Conditions of Mudflat Development
Alternating chenier ridge and inter-ridge-mudflat development, in Louisiana, has long been associated with periodic avulsion-related delta lobe switching. Distal positions of river discharge generally result in (mudflat) shore erosion and shell and sand concentration that lead to formation of (“pre-chenier”) add hyphen between pre and chenier active littoral ridges along the shoreline. Large-scale mud discharge from nearby (proximal) active lobes, on the other hand, favors mudflat progradation. Roberts and Huh (1995) and Anthony et al. (2011) provided valuable new insights regarding the evolution of Amazon-discharge-related Guiana mud belts, respectively, recently developing Atchafalaya mudflats along Louisiana’s previously severely receded eastern chenier plain sector. Longshore transport from the Atchafalaya delta and onshore stranding of suspended fluid mud during winter cold front water level set-down resulted in extensive mudflat formation. Momentarily dry weather and other climate conditions favor the process. In the course of desiccation and compaction, low-tidal flats prograded along a 20 km stretch of the low-microtidal chenier coast. Progradation averaged 50 m/year in the most actively accreting sectors.
Cheniers plains, including regressive and transgressive relict littoral ridge sets and intervening, often wetland-covered intertidal mudflats reflect important coastal episodes of stream discharge and shore erosion- and progradation-related changes. The occasionally still misused term “chenier plain” includes both the inter-ridge flats and the chenier ridges, where at least two successively formed ridges are present. Chenier ridges are isolated from the active beaches that front the chenier plains; they are insulated from daily littoral processes of wave and tidal action. Ridges are composed of sand, seashell, and occasionally gravel. New findings confirm the role of weather conditions in the sediment sources, desiccation, and consolidation of inter-ridge mud flats. In the large Louisiana chenier plain, delta lobe switching due to trunk stream avulsion played a role in changing sites of mud flat deposition. Two late Holocene episodes of chenier plain development have been identified in Australia’s numerous small chenier plains. (q.v.,Beach ridges; Gulf shorelines: Last Eustatic Cycle).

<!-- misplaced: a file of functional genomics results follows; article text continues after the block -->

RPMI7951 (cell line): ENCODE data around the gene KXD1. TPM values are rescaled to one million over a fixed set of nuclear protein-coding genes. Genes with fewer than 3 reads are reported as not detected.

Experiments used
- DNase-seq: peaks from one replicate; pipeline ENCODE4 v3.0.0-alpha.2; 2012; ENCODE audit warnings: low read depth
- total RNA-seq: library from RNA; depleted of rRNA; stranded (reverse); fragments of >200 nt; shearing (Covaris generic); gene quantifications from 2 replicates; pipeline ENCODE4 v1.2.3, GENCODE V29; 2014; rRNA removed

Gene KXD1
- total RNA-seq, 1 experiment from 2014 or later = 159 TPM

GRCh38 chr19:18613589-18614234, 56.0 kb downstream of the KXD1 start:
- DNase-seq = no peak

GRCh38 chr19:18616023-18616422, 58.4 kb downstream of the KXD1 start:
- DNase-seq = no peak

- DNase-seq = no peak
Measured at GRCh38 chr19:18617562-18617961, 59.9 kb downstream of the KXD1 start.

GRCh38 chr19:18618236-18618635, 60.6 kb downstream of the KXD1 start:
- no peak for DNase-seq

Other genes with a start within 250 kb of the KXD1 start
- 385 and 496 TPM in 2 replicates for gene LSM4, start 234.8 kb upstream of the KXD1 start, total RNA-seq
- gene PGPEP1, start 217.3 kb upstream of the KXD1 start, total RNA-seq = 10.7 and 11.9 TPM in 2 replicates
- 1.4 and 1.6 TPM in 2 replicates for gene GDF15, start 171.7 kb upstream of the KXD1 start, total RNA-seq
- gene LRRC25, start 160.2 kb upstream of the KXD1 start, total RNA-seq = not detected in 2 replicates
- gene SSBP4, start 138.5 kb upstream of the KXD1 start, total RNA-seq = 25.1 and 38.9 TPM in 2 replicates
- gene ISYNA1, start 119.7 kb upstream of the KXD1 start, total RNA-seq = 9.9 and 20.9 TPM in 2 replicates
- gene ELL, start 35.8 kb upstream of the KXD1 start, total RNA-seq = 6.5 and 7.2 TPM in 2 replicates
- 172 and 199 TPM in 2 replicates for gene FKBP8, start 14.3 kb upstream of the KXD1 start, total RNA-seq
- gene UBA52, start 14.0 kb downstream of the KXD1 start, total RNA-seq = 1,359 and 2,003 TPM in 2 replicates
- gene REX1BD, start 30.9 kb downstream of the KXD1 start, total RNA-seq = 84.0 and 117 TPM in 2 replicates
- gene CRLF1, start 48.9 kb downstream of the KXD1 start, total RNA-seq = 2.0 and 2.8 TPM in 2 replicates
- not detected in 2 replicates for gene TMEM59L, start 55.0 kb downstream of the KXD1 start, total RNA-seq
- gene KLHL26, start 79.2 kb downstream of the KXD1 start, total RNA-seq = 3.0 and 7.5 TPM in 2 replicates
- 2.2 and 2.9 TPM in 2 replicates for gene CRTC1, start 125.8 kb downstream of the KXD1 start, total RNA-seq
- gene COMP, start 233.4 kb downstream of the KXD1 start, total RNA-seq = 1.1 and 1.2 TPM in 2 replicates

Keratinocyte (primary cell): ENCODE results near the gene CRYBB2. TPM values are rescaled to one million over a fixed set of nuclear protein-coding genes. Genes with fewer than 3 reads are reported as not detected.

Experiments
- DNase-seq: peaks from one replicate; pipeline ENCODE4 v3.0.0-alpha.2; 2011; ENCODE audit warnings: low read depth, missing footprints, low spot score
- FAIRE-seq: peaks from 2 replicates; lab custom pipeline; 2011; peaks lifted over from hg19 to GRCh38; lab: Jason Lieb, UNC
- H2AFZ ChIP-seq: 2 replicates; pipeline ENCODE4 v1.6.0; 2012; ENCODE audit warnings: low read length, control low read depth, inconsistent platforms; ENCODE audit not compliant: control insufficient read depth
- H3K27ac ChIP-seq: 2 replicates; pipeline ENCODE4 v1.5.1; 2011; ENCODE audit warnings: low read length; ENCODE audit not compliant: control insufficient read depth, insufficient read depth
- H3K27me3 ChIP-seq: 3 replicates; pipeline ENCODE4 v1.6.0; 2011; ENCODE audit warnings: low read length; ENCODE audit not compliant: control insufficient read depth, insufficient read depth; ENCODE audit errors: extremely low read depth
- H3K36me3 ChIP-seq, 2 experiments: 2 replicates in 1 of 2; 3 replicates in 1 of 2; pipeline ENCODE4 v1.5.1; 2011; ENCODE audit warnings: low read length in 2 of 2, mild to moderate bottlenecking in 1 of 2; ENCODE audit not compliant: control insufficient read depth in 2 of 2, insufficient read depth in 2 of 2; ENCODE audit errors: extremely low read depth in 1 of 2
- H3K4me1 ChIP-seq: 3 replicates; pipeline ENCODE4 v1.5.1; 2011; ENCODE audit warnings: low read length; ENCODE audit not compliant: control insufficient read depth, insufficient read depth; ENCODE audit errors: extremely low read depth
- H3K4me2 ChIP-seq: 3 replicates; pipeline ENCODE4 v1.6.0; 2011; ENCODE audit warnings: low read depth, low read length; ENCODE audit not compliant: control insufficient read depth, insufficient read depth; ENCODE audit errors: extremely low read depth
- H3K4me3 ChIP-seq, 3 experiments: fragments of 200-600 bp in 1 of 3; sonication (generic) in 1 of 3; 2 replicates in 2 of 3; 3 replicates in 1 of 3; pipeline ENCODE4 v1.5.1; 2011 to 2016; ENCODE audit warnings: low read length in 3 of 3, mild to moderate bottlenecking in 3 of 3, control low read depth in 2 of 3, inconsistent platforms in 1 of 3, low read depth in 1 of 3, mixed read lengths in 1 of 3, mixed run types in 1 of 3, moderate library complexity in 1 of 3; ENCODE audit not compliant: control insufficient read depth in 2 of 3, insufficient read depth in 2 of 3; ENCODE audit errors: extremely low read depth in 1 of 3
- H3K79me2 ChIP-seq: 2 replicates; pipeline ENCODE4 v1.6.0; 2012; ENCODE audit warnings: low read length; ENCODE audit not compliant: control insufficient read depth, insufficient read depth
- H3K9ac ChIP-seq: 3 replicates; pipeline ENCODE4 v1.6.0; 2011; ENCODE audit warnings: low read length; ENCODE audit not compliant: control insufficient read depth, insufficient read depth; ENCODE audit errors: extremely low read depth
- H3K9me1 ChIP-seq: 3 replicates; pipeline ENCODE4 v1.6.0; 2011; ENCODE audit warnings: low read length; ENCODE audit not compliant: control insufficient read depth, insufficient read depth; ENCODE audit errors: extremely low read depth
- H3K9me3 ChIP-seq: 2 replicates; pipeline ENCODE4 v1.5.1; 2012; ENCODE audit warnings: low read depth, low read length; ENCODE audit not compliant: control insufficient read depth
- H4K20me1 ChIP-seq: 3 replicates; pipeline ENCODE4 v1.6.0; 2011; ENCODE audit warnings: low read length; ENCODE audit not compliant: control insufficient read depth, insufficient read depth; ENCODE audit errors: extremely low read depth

- Anthony EJ, Gardel A, Dolique F, Marin D (2011) The Amazon-influenced mud-bank coast of South America: an overview of short- to-long-term morphodynamics of “inter-bank” areas and chenier development. J Coastal Res Special Issue 64:25–29Google Scholar
- Byrne JV, LeRoy DO, Riley CM (1959) The chenier plain and its stratigraphy, southwestern Louisiana. Trans Gulf Coast Assoc Geol Soc 9:237–260Google Scholar
- Chappell J, Grindrod J (1984) Chenier plain formation in northern Australia. In: Thom BG (ed) Coastal geomorphology in Australia. Academic, Sydney, pp 197–231Google Scholar
- Cook PJ, Polach HA (1973) Sedimentology and Holocene history of a tropical estuary (Broad Sound, Queensland). Bur Mine Res Bull 170:260Google Scholar
- Otvos EG (2000) Beach ridges-definition and significance. Geomorphology 32: 83-108Google Scholar
- Roberts HH, Huh OK (1995) The eastern Chenier plain: an update on downdrift coastal progradation associated with the building of an new Holocene delta lobe in the Mississippi Delta Complex. Gulf Coast Assoc Geol Soc Trans 45:644–646Google Scholar
- Russell RJ, Howe HV (1935) Geology of Cameron and Vernillion parishes. Louisiana Geol Survey Bull 6:242Google Scholar
- Thomson RW (1968) Tidal flat sedimentation on the Colorado river delta, northwest Gulf of California. Geol Soc Am Mem 107:133Google Scholar
- Vann JH (1959) The geomorphology of the Guiana coast. Second coastal geography conference. Coastal Studies Institute, Louisiana State University, Washington, DC, pp 153–187Google Scholar